However, as HitRecord gears up for the future, it may be exposed to further challenges. One, contributors may eventually want to establish their own brand instead of having Joseph Gordon-Levitt act and be the face behind each creation. This may result in significant churn-off if a more effective platform enters the industry. Two, open content is accessible for all the users on the platform which, in some cases, may pose a risk for established artists who become popular through the TV show. Three, as the TV show becomes more popular, contributors may want to get a deeper understanding of the revenues and their corresponding compensation.
Although some fear that HitRecord may be operating at a loss today, Gordon-Levitt is optimistic about the potential this valuable and creative community has and is looking to generate more demand for this content in the industry while retaining the talent through fast and competitive compensation as well as strong valuable connections.
Student comments on HitRecord: Paving the way for crowdsourcing in entertainment industry
Great post Onaizah! I hadn’t heard of hit record before, but sounds like it can really help solve the pain point of many people trying to work in Hollywood.
Have they tried to scale the company beyond Joseph Gordon-Levitt and HitRecord on TV? I wonder if other shows or even a movie would be interested in using this platform for creation of if it creates too many inefficiencies by having the dispersed crowd working on the project. I also worry about the economics. If the $50,000 per episode were split evenly among the 426 HitRecord artists that worked on the episode, they would each make $117. It seems like there are either too many artists involved in the project or the revenue needs to be substantially higher to support the structure.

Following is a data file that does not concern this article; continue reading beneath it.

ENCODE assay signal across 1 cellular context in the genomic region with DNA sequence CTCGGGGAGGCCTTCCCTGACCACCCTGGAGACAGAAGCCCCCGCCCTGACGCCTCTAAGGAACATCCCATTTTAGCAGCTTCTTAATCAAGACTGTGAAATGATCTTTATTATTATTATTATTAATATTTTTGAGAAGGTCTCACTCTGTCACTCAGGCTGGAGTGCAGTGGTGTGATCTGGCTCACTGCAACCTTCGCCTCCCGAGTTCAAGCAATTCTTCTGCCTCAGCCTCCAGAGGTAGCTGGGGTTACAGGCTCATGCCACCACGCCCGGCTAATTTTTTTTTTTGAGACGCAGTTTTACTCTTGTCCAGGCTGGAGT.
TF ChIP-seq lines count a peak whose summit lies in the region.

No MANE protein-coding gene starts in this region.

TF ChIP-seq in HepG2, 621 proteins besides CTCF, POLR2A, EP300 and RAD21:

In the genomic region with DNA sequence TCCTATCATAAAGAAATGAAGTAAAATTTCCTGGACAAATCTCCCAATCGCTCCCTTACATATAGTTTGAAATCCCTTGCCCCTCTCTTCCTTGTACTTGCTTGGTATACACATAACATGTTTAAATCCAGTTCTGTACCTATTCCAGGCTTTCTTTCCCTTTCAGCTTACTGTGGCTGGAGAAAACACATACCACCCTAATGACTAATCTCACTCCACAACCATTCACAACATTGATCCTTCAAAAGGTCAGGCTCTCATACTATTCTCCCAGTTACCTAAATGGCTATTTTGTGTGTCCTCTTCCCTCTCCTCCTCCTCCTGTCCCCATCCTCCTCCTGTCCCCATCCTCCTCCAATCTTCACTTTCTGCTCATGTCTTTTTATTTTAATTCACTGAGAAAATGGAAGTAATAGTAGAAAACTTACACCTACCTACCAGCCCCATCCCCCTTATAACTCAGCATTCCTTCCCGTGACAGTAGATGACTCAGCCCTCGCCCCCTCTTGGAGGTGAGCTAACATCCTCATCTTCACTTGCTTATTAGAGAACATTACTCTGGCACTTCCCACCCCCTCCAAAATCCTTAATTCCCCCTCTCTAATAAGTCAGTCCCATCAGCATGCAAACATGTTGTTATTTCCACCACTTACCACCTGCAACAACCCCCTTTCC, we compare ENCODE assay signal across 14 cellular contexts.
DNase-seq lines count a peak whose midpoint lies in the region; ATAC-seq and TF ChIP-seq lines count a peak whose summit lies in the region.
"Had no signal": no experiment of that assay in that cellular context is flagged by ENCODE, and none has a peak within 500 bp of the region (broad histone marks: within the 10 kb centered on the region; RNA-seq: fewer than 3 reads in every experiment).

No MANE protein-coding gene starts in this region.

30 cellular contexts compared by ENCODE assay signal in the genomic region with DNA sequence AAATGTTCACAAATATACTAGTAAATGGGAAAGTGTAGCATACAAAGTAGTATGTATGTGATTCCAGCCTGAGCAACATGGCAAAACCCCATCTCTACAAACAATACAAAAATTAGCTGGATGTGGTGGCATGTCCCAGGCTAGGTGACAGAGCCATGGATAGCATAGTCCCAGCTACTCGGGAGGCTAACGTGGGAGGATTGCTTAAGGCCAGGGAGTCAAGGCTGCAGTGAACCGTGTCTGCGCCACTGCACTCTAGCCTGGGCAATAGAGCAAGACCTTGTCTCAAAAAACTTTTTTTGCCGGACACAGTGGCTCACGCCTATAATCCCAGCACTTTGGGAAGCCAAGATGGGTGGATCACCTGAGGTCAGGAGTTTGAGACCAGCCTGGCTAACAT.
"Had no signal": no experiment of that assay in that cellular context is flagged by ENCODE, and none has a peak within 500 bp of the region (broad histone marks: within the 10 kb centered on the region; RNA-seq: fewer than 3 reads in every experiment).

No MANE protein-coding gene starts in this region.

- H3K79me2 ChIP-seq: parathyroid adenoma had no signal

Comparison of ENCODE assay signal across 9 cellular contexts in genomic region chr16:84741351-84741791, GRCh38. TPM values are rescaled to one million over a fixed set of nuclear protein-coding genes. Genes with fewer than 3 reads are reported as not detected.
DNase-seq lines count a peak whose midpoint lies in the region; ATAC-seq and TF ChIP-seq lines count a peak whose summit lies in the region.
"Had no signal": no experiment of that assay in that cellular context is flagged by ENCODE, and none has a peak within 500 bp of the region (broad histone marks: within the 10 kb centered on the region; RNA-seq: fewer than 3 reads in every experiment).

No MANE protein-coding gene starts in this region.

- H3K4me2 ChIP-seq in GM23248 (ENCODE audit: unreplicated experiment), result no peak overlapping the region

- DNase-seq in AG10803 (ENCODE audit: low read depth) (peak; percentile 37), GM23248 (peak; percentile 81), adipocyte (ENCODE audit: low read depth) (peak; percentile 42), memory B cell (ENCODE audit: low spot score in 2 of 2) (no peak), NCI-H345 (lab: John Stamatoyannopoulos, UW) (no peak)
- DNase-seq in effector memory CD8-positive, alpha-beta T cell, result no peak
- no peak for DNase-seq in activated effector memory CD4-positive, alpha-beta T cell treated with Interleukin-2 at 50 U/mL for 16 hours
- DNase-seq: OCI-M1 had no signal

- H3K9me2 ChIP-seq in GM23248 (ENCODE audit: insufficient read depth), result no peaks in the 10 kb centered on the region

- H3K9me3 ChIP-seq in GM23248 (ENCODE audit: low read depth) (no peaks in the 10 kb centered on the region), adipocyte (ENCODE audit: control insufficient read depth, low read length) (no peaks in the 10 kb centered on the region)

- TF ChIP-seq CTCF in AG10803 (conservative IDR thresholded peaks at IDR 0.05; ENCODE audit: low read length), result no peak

I will definitely be interested to see how it goes!
Interesting post Ona! I had heard of HitRecord before but never really knew how it worked or what type of content it produced. While I find the idea of crowdsourcing creative projects like this very interesting, I think there are some tensions present in the process of content production that make me wonder about HitRecord’s viability. For example, generally the highest quality entertainment content is generated by a small group of people who have a very clear vision of what they are trying to accomplish and who work very selectively with vetted partners (filmmakers, editors, musicians, etc). Originality is very important and is a way of differentiating yourself from all the other people creating content out there. As a creator, I would be very hesitant to put my original work on a platform like HitRecord where it is meant to be downloaded, copied, and changed. Also, as Natalie mentioned above, a talented creator would likely not get compensated nearly as much for participating in collaborative work like this compared to what they might be able to get working with a small team of his or her own choosing. Do you think HitRecord generally attracts a lower tier of creators like I am hypothesizing?